Village Aid Project | by Owen Parker

This was the 11th year Village Aid Project (VAP) at Fort Lewis College had designed and implemented water and sanitation projects abroad.  To those who have not heard of the organization; here is a quick synopsis of the program. 

VAP at Fort Lewis College is a student-centered, humanitarian organization whose mission is to partner with needy communities in the developing world to find sustainable solutions to their critical engineering problems. In addition, we are training a new generation of students who understand the need for sustainable systems and who value the concept of responsible global citizenship. Currently, VAP has worked in 5 different countries and has implemented projects in 24 different communities throughout the world.

            This last month VAP traveled to Nicaragua to implement a water project in a village right along the border of Honduras, and build 30 latrines in three villages we had worked in previously. Also, a group traveled to Myanmar to implement a water project in a village that also works closely with the Shanta Foundation of Durango. All trips went smoothly, but had their fare share of adventure along the way.

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            In Myanmar, the group arrived to a village with a dried up water source. Troubles began with trying to design a system in village that would integrate another more un-known source with the source that had gone dry weeks prior. The group succeeded, and the village of Nong Boat has a nice new water system to call their own. On the other side of the world, the other two Fort Lewis crews were solving their own problems.

            In Nicaragua, the water system team worked on the border of Honduras along side locals and armed infantry in the village of La Ceiba. La Ceiba is located in an area with many large hills, which made the system more difficult, however the system was badly needed for this community. The crews dug trench, laid pipe, and hoped they would finish the project before the water well in the village went dry. In the end, the crew and villagers did finish the job, and even had time to play a friendly match of futbol with the neighboring village in Honduras.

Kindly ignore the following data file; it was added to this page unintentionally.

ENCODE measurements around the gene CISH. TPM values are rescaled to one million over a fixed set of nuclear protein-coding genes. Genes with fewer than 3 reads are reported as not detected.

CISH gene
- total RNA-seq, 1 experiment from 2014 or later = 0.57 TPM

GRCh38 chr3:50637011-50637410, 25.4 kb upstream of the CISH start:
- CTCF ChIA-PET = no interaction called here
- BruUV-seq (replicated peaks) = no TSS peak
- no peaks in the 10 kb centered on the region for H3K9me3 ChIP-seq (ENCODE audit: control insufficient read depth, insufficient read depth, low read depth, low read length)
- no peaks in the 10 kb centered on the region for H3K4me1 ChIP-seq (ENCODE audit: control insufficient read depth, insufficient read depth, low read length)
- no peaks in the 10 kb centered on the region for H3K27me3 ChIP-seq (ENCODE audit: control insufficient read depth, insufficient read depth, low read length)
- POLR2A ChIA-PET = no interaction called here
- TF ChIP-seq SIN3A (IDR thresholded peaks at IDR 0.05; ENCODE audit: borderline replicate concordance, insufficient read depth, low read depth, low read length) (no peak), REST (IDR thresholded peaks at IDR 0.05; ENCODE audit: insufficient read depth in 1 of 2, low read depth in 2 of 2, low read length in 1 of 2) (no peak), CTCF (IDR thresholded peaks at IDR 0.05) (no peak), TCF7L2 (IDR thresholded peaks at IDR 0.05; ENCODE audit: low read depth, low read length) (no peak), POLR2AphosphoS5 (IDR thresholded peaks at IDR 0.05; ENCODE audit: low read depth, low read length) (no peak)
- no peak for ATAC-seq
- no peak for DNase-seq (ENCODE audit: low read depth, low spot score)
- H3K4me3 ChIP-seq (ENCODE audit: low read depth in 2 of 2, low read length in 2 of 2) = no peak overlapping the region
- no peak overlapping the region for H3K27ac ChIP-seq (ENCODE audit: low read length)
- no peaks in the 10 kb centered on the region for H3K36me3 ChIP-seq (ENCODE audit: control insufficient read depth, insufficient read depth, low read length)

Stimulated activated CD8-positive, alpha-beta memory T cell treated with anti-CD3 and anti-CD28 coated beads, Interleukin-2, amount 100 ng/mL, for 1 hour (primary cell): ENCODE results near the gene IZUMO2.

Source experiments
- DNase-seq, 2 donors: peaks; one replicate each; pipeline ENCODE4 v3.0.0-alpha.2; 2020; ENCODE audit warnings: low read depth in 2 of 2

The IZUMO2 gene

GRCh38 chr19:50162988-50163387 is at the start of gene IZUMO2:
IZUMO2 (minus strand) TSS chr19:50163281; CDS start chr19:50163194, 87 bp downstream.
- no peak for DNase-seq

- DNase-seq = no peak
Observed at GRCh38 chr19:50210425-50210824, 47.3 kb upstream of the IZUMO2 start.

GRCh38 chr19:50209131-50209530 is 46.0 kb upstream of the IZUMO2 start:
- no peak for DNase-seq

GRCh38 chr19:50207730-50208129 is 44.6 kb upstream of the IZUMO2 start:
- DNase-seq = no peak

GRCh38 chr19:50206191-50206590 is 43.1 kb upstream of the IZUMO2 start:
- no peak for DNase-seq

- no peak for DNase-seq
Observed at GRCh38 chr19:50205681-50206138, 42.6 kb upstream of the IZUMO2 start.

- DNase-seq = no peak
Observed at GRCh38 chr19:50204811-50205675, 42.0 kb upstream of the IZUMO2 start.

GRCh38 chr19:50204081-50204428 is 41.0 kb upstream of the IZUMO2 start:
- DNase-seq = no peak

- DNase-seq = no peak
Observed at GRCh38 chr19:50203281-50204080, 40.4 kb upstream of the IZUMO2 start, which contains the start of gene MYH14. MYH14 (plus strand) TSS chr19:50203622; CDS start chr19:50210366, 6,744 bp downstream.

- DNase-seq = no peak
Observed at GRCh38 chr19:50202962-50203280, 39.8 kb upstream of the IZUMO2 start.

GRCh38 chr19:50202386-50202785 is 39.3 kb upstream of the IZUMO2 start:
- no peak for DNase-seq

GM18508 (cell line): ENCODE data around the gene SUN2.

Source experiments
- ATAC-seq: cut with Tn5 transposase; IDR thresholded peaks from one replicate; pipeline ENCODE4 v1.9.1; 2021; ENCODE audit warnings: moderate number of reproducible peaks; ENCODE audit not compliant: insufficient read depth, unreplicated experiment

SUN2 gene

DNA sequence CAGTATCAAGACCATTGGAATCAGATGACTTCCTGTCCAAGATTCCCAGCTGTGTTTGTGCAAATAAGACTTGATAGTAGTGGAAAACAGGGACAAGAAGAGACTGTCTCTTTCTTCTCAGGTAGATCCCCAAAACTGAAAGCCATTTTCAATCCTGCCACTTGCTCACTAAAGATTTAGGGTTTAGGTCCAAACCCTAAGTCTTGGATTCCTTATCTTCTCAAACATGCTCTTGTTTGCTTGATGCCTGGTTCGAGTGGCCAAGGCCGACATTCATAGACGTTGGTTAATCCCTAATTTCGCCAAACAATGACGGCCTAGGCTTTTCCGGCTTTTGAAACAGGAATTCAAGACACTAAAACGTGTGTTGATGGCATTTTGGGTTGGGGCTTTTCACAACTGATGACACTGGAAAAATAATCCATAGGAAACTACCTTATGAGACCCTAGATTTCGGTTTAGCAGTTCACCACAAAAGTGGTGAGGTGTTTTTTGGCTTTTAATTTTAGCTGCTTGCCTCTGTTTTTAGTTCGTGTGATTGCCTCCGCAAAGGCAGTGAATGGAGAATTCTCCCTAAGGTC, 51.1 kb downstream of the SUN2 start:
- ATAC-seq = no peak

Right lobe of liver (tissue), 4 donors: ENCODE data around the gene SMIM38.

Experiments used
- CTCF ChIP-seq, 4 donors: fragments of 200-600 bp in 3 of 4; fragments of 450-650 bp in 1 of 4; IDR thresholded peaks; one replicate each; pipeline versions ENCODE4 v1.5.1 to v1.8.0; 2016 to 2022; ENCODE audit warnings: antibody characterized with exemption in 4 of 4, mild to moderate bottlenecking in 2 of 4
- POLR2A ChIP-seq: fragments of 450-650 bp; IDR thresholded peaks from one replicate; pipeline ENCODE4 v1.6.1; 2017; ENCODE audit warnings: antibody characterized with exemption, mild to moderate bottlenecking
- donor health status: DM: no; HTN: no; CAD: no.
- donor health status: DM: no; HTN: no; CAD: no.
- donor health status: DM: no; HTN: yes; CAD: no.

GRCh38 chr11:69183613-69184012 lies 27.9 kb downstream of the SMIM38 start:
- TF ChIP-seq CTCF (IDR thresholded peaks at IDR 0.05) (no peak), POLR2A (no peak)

About 5 miles away from La Ceiba, in a neighboring valley, was the other VAP group. This other group was separated into three communities that VAP had built water systems for prier. The group was implementing a new latrine design. In total, 30 latrines were built and 60 more are planned for next year. This project, along with building latrines, gave us insight on the previous water systems. It was found that sickness and diarrhea in the villages was dropping noticeably. Also it was apparent that having readily available water in these villages was greatly needed.

            Thanks Pine Needle for helping us out this last project, with your generous donation we were also fortunate enough to have convenient water on tap!